CHAPTER 20 Serving on the Board

“The biggest consistent irritant were coinvestors more intent on talking over management, rather than listening to them, in the board room.”

—Donald Valentine, Founder, Sequoia Capital

In a narrative account of a business, there is usually only room for one hero. When we look at the plucky start-up or entrepreneurial business venture, the company founder or CEO is deified as a visionary who forges a groundbreaking idea into reality against all odds. In this account, the CEO is described as a captain of industry, creating with mighty volition a brilliant management team that works tirelessly to craft the idea into a viable business. Cast into a secondary supporting role is the venture capitalist (VC). Despite this more marginal role, the VC's critical contributions, such as providing the capital and financing—the lifeblood of a firm—and access to a plethora of resources, from networks and contacts to mentoring and strategic guidance, can be invaluable.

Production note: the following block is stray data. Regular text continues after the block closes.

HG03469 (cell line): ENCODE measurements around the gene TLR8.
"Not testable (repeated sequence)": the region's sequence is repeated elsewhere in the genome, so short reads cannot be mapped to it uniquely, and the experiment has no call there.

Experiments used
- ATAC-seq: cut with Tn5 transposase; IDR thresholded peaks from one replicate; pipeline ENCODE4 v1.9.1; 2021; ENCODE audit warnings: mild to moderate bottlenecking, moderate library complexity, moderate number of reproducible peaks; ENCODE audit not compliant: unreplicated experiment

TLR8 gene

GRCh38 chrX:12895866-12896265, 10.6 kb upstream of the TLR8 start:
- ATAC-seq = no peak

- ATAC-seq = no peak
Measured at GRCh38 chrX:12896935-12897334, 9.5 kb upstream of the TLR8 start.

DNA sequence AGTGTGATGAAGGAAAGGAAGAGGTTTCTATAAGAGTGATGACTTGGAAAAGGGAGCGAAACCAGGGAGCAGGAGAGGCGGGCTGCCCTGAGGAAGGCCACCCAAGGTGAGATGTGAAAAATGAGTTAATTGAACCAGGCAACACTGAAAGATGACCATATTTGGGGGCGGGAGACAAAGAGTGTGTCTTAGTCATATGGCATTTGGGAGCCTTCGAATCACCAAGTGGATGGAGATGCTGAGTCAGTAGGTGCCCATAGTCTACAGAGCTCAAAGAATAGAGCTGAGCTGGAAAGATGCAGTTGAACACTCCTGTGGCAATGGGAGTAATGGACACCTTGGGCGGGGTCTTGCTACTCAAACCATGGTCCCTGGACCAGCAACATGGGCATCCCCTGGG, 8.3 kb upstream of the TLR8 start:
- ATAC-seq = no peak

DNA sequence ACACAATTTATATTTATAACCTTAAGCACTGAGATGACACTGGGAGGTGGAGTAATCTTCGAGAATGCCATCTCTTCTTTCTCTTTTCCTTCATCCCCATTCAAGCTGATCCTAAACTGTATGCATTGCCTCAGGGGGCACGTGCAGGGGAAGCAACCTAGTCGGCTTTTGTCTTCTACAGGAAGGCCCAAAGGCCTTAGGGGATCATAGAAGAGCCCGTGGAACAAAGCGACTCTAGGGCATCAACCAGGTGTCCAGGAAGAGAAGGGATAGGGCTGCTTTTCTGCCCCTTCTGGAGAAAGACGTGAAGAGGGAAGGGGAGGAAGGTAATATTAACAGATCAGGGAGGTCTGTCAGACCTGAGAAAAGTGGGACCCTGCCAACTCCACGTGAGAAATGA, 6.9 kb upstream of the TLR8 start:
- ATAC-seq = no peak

Giving entrepreneurs the opportunity to cultivate an idea with the benefits of professional management and strategic guidance is a potent formula that fast-tracks ideas and products to the market. As the gatekeeper to this highly sought-after funding, a venture capitalist is someone in the business of providing financial capital and advisory assistance at every stage of development, including by serving as a board member. At the most basic level, board members are expected to adhere to duty of ...

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